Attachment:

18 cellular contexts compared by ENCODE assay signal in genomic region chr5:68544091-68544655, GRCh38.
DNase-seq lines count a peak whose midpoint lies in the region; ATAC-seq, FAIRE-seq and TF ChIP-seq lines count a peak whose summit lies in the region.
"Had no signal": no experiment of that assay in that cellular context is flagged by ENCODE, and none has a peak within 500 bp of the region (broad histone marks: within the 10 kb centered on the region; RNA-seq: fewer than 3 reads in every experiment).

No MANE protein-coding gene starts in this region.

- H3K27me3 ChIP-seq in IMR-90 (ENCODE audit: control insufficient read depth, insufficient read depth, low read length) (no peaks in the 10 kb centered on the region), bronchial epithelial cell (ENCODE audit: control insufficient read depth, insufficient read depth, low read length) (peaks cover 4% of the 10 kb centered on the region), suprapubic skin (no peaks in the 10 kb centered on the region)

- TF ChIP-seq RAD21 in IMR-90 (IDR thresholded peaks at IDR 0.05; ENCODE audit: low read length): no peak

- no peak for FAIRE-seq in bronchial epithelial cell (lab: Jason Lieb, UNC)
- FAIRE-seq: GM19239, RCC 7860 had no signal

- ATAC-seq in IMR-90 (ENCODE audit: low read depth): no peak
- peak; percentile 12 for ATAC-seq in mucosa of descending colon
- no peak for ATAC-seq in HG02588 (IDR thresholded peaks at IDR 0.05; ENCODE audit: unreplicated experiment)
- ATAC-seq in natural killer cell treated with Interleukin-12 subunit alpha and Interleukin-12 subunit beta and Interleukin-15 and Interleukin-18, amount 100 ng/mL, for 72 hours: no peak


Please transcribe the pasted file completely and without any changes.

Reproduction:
18 cellular contexts compared by ENCODE assay signal in genomic region chr5:68544091-68544655, GRCh38.
DNase-seq lines count a peak whose midpoint lies in the region; ATAC-seq, FAIRE-seq and TF ChIP-seq lines count a peak whose summit lies in the region.
"Had no signal": no experiment of that assay in that cellular context is flagged by ENCODE, and none has a peak within 500 bp of the region (broad histone marks: within the 10 kb centered on the region; RNA-seq: fewer than 3 reads in every experiment).

No MANE protein-coding gene starts in this region.

- H3K27me3 ChIP-seq in IMR-90 (ENCODE audit: control insufficient read depth, insufficient read depth, low read length) (no peaks in the 10 kb centered on the region), bronchial epithelial cell (ENCODE audit: control insufficient read depth, insufficient read depth, low read length) (peaks cover 4% of the 10 kb centered on the region), suprapubic skin (no peaks in the 10 kb centered on the region)

- TF ChIP-seq RAD21 in IMR-90 (IDR thresholded peaks at IDR 0.05; ENCODE audit: low read length): no peak

- no peak for FAIRE-seq in bronchial epithelial cell (lab: Jason Lieb, UNC)
- FAIRE-seq: GM19239, RCC 7860 had no signal

- ATAC-seq in IMR-90 (ENCODE audit: low read depth): no peak
- peak; percentile 12 for ATAC-seq in mucosa of descending colon
- no peak for ATAC-seq in HG02588 (IDR thresholded peaks at IDR 0.05; ENCODE audit: unreplicated experiment)
- ATAC-seq in natural killer cell treated with Interleukin-12 subunit alpha and Interleukin-12 subunit beta and Interleukin-15 and Interleukin-18, amount 100 ng/mL, for 72 hours: no peak